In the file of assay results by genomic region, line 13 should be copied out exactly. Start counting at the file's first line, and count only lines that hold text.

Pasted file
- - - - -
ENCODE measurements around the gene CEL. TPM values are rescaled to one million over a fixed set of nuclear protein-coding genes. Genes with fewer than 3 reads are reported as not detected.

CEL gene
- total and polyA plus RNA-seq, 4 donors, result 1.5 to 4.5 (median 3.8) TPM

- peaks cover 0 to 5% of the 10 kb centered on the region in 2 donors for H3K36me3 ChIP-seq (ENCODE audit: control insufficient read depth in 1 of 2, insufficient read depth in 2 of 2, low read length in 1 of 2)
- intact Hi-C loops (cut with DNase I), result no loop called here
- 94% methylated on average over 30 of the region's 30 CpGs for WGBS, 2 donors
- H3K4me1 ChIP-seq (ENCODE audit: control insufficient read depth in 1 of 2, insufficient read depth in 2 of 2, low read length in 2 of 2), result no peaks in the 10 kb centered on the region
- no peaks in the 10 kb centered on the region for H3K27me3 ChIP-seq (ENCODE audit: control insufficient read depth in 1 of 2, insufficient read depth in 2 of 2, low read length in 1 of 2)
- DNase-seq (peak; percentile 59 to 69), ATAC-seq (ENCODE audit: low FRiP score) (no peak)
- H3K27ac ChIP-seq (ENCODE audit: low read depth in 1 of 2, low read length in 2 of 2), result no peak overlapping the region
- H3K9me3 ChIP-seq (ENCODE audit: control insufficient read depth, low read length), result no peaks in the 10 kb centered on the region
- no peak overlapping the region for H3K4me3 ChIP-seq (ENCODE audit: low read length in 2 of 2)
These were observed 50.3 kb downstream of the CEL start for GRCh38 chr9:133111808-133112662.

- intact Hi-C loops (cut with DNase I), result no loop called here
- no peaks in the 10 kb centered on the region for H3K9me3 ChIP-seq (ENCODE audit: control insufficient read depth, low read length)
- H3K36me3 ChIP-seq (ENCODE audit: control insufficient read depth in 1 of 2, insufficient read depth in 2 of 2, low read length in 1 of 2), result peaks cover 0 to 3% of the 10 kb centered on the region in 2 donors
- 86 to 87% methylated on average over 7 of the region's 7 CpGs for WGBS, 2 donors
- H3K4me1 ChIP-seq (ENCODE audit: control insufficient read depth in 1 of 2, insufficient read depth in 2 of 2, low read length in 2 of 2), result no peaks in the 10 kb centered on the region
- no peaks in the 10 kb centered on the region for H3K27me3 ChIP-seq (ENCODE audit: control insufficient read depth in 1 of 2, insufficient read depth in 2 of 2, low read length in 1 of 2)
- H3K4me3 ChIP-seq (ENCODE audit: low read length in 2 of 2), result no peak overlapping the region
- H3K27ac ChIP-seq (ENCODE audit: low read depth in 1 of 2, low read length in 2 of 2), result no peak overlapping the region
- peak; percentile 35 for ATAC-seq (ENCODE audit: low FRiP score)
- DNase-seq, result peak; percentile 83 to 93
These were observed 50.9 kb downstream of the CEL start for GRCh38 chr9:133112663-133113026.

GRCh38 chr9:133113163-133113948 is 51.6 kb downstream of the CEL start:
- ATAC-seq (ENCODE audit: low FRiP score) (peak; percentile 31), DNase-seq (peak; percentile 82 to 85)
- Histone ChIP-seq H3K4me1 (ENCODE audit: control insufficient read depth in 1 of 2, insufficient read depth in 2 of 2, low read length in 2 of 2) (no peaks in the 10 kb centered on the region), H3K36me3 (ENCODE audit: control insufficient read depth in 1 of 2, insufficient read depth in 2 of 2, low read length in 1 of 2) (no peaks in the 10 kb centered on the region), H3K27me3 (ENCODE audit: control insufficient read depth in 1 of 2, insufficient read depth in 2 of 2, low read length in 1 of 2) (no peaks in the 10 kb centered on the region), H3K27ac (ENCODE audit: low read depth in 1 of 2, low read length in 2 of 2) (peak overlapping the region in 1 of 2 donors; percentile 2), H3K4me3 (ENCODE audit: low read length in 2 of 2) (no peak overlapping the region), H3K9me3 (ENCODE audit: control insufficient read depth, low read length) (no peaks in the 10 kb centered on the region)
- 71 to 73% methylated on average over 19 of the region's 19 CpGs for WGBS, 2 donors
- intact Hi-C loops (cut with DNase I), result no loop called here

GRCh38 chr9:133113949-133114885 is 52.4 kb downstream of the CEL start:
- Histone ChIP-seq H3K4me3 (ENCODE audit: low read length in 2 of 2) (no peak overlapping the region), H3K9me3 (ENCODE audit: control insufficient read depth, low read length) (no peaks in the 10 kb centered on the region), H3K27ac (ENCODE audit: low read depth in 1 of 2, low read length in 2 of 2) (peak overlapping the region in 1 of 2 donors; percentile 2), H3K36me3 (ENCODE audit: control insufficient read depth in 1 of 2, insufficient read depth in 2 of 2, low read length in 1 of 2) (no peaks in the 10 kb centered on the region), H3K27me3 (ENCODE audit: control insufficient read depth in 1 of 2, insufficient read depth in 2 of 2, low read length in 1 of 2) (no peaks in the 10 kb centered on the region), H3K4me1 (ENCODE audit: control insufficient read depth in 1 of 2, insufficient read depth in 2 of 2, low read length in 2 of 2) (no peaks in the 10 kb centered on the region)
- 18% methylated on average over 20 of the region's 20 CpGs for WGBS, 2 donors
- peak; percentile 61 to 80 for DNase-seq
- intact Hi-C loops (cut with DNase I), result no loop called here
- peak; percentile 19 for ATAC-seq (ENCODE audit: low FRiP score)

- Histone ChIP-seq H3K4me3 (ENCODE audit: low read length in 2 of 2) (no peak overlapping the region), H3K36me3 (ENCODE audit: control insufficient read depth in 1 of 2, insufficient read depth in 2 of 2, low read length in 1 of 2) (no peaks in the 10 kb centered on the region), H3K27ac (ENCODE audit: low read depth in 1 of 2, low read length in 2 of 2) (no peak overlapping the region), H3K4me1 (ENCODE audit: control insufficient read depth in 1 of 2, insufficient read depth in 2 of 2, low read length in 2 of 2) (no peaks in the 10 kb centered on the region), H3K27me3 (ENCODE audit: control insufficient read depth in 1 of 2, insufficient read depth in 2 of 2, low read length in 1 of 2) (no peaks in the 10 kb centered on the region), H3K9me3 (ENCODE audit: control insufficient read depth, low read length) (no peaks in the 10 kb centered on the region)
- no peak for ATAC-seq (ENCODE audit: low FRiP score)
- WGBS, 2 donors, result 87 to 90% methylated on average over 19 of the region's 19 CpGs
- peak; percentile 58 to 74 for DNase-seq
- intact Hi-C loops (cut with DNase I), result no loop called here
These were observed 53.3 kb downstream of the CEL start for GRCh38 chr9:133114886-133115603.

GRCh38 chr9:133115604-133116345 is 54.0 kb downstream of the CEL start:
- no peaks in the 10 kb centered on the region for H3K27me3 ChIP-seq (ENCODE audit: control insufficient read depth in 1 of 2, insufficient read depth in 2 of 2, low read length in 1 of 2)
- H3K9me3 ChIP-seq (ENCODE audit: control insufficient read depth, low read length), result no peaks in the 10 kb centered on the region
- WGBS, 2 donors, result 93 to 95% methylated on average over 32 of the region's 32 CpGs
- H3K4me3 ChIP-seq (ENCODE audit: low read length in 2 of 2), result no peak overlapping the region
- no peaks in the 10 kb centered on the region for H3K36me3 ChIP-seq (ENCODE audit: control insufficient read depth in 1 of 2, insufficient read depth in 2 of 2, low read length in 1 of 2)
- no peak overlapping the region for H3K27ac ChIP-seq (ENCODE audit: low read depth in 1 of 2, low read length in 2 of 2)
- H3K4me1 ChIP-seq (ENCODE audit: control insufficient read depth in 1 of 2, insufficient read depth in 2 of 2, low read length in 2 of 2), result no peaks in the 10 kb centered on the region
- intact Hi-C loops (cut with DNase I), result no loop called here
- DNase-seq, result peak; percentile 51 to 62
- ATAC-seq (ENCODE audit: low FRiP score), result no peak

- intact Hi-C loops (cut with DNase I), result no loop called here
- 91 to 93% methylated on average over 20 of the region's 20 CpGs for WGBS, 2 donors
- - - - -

These were observed 50.3 kb downstream of the CEL start for GRCh38 chr9:133111808-133112662.